Mortgage Daily

Published On: January 2, 2004
Mortgage Market Closes Out 2003Apps, rates worsen from prior week

January 2, 2004

By COCO SALAZAR

Mortgage application activity slowed over the Christmas holiday and although long-term rates nudged up, one industry analyst said the low inflation outlook will keep them low for some time.

The 30-year fixed-rate mortgage came in at 5.85%, up 4 basis points (BPS) from last week, said Freddie Mac in its latest Primary Mortgage Market Survey. A year ago, the average was at the same level.

Up 2 BPS from last week, Freddie said the 15-year fixed rate mortgage averaged 5.15%.

In Bankrate.com’s latest weekly survey of mortgage industry experts’ rate predictions, 57% of the panelists voted rates would remain unchanged (plus or minus 2 BPS) over the next 30 to 45 days, 29% said they would go down, and 14% voted rates were headed upward.

Bankrate.com’s financial analyst Greg McBride, who voted in the “unchanged” category, said that rates will hover near the 6% mark through January. The low inflation outlook, despite the robust pace of economic growth — typically followed closely by increased price levels, gives the “Fed plenty of latitude to keep interest rates low and removes any immediate pressure toward higher rates.”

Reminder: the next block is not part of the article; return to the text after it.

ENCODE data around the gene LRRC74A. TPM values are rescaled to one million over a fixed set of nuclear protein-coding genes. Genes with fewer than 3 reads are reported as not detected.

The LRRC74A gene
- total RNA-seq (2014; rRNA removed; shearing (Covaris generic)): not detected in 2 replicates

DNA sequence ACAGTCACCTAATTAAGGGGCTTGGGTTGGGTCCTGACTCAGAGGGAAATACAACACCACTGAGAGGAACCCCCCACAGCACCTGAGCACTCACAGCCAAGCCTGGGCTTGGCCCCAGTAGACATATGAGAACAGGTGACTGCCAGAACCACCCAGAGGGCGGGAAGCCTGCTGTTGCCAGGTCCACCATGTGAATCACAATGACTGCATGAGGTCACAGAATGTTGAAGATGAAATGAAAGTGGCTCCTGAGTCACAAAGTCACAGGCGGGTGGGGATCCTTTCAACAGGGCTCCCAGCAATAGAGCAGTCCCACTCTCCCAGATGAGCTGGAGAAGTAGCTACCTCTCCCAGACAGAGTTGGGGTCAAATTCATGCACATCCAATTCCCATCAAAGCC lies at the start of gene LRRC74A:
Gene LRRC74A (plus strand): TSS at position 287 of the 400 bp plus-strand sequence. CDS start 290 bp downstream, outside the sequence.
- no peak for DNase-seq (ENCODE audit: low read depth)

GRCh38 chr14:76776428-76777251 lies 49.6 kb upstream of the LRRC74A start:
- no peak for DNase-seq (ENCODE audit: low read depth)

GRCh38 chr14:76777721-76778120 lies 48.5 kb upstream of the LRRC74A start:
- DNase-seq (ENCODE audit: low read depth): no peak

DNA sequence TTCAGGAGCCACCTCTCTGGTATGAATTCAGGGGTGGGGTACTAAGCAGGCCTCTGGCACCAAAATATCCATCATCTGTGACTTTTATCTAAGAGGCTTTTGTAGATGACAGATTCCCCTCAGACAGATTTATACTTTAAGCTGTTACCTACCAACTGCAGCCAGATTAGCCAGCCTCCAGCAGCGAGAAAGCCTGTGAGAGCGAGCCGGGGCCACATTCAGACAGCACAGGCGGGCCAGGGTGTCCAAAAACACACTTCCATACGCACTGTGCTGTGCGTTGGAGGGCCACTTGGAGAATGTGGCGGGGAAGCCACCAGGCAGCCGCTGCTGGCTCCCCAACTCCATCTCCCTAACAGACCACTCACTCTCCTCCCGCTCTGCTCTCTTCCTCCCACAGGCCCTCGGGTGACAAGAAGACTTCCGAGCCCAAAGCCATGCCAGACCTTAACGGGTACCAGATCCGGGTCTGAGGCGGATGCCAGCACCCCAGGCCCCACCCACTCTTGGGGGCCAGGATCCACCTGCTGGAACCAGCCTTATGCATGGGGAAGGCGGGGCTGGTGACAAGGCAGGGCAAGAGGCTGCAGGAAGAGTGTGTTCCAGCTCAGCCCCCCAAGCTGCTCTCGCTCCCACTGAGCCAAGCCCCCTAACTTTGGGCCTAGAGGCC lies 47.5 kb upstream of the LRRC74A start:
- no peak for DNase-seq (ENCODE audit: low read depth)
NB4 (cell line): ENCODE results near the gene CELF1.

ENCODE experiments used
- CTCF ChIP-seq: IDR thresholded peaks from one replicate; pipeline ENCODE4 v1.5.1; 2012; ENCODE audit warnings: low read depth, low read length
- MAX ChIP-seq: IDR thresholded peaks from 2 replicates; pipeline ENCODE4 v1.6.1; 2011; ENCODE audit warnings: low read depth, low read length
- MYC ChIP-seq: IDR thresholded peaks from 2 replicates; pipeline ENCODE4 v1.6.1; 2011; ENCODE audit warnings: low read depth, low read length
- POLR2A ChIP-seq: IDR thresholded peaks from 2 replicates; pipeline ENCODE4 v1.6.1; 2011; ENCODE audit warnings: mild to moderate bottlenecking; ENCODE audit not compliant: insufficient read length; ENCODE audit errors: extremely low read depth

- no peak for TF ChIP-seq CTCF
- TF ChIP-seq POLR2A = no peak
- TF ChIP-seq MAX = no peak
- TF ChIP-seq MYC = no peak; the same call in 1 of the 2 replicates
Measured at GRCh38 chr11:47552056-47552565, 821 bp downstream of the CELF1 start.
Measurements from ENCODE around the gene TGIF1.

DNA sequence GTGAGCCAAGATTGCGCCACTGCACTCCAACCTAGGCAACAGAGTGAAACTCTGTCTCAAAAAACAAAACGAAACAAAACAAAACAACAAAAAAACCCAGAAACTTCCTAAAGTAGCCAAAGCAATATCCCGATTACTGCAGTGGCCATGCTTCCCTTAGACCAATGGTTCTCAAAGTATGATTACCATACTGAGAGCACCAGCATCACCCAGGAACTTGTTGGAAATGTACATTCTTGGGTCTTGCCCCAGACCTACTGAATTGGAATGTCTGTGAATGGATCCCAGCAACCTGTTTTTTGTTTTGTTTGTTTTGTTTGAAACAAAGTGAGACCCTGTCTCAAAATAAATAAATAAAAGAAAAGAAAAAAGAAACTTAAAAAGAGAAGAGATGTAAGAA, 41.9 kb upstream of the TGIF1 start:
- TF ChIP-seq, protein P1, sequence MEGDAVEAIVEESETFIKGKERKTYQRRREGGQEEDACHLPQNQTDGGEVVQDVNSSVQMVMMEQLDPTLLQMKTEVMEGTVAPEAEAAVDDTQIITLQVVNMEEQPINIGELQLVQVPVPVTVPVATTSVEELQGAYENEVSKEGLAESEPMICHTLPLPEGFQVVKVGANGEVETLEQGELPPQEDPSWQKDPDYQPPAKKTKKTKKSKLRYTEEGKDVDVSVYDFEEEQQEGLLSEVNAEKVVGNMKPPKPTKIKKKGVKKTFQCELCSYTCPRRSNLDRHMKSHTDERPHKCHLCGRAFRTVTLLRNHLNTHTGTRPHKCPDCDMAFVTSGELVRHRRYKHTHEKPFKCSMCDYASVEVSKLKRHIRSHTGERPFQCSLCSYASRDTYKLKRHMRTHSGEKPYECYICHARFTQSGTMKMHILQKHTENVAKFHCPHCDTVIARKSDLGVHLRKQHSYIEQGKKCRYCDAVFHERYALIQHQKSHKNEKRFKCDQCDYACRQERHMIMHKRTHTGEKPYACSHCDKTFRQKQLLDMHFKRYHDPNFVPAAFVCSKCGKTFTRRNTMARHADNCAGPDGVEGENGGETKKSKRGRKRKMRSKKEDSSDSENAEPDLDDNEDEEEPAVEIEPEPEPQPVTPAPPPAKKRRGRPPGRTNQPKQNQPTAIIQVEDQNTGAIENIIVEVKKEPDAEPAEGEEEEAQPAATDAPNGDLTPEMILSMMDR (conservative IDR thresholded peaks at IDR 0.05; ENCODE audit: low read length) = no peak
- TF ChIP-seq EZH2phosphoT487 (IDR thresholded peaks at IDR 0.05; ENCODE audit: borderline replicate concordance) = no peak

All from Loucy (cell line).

Swerving from the direction of long-term rates, 1-year Treasury-indexed adjustable-rate mortgages (ARMs) edged down 1 BPS to 3.72%, according to Freddie. This marks the second consecutive week it has declined after it remained unchanged for a month at 3.77%.

“The yield curve, at its steepest annual level since 1992, is indicative of a favorable ARM market,” said Freddie’s deputy chief economist, Amy Crews Cutts, in the announcement.

ARMs accounted a little under a third — 30.4% — of the applications in the Mortgage Bankers Association of America’s (MBAs) weekly survey, an incline from 27.8% the previous week. According to Cutts, the ARM share has doubled from January to December of this year.

“With the Federal Reserve on hold until at least June, the yield curve should continue to be steep and once we begin to see signs of inflation, it may well become ever steeper, at least until the Fed raises short-term rates,” added Cutts. “Until then, the savvy homebuyer or refinancer has the option of lowering monthly mortgage payments by choosing one of the many ARM products available today.

The 10-year Treasury note yield closed the year out at 4.25%, while a week ago, it was reported at 4.15%. The price was 99 31/32, compared to the previous week at 100 23/32

For the week ending Dec. 26, the Market Composite Index, which is a measure of mortgage loan applications for purchases and refinancings, decreased 9.0% from the previous week to 574.1, MBA said. The group’s Weekly Mortgage Applications Survey showed that, at this time last year, application activity was higher at 950.9.

All application type indexes fell, said the MBA. The Government Index had the largest percentage drop — 17.3% from the previous week to 201.7, followed by the Refinance Index (down 13.8%), Conventional Index (7.6%) and the Purchase Index (5.2%). The refinance share of total applications was 49.3%, edging down about 2% from the prior week.


Coco Salazar is an assistant editor and staff writer for MortgageDaily.com.

email: s3celeste@aol.com

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